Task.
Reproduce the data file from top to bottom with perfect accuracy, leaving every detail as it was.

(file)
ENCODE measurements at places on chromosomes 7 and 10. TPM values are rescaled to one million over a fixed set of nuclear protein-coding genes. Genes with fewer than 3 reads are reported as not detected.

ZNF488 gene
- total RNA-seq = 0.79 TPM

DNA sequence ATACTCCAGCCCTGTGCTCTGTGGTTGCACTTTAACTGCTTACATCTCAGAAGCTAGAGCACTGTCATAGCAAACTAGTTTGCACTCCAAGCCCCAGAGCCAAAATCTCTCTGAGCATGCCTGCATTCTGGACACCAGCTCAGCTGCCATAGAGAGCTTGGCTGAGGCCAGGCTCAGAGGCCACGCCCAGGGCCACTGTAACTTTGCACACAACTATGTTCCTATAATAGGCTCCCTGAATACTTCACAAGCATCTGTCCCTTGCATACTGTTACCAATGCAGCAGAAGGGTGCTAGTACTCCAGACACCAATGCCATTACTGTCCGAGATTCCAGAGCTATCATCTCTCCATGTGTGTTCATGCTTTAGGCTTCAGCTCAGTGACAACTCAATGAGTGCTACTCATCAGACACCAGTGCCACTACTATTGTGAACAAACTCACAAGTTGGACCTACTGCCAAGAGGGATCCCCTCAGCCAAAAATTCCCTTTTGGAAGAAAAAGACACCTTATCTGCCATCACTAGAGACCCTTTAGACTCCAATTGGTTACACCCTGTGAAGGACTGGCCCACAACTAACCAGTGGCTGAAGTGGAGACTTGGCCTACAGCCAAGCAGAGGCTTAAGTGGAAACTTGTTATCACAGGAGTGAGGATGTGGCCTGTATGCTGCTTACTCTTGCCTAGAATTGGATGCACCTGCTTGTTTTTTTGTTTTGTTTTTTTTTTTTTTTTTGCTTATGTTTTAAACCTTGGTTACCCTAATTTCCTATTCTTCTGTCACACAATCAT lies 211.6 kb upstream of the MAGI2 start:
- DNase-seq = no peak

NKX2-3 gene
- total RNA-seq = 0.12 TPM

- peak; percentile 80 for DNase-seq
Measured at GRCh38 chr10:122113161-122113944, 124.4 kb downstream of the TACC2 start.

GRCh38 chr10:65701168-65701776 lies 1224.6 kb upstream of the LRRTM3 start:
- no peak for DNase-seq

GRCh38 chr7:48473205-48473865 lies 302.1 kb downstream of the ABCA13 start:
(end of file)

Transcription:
ENCODE measurements at places on chromosomes 7 and 10. TPM values are rescaled to one million over a fixed set of nuclear protein-coding genes. Genes with fewer than 3 reads are reported as not detected.

ZNF488 gene
- total RNA-seq = 0.79 TPM

DNA sequence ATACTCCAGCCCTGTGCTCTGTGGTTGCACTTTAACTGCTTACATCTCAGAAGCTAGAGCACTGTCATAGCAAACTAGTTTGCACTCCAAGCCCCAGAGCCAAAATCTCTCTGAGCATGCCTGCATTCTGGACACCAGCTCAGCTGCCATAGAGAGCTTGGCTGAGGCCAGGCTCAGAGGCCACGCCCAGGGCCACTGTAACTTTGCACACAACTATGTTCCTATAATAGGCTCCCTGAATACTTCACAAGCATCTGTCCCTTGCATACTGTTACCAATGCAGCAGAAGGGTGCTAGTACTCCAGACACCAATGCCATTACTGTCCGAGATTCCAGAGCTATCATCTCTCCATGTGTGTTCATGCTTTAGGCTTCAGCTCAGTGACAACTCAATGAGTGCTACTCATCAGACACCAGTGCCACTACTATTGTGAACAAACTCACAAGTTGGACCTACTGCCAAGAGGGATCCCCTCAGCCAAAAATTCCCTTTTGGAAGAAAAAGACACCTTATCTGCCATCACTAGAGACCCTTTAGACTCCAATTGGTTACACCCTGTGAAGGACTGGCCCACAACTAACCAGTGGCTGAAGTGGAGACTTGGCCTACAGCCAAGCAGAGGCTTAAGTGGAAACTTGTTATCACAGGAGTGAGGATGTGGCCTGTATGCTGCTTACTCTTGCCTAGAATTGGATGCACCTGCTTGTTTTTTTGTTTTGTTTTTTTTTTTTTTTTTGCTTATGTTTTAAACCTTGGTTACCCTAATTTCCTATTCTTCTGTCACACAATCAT lies 211.6 kb upstream of the MAGI2 start:
- DNase-seq = no peak

NKX2-3 gene
- total RNA-seq = 0.12 TPM

- peak; percentile 80 for DNase-seq
Measured at GRCh38 chr10:122113161-122113944, 124.4 kb downstream of the TACC2 start.

GRCh38 chr10:65701168-65701776 lies 1224.6 kb upstream of the LRRTM3 start:
- no peak for DNase-seq

GRCh38 chr7:48473205-48473865 lies 302.1 kb downstream of the ABCA13 start: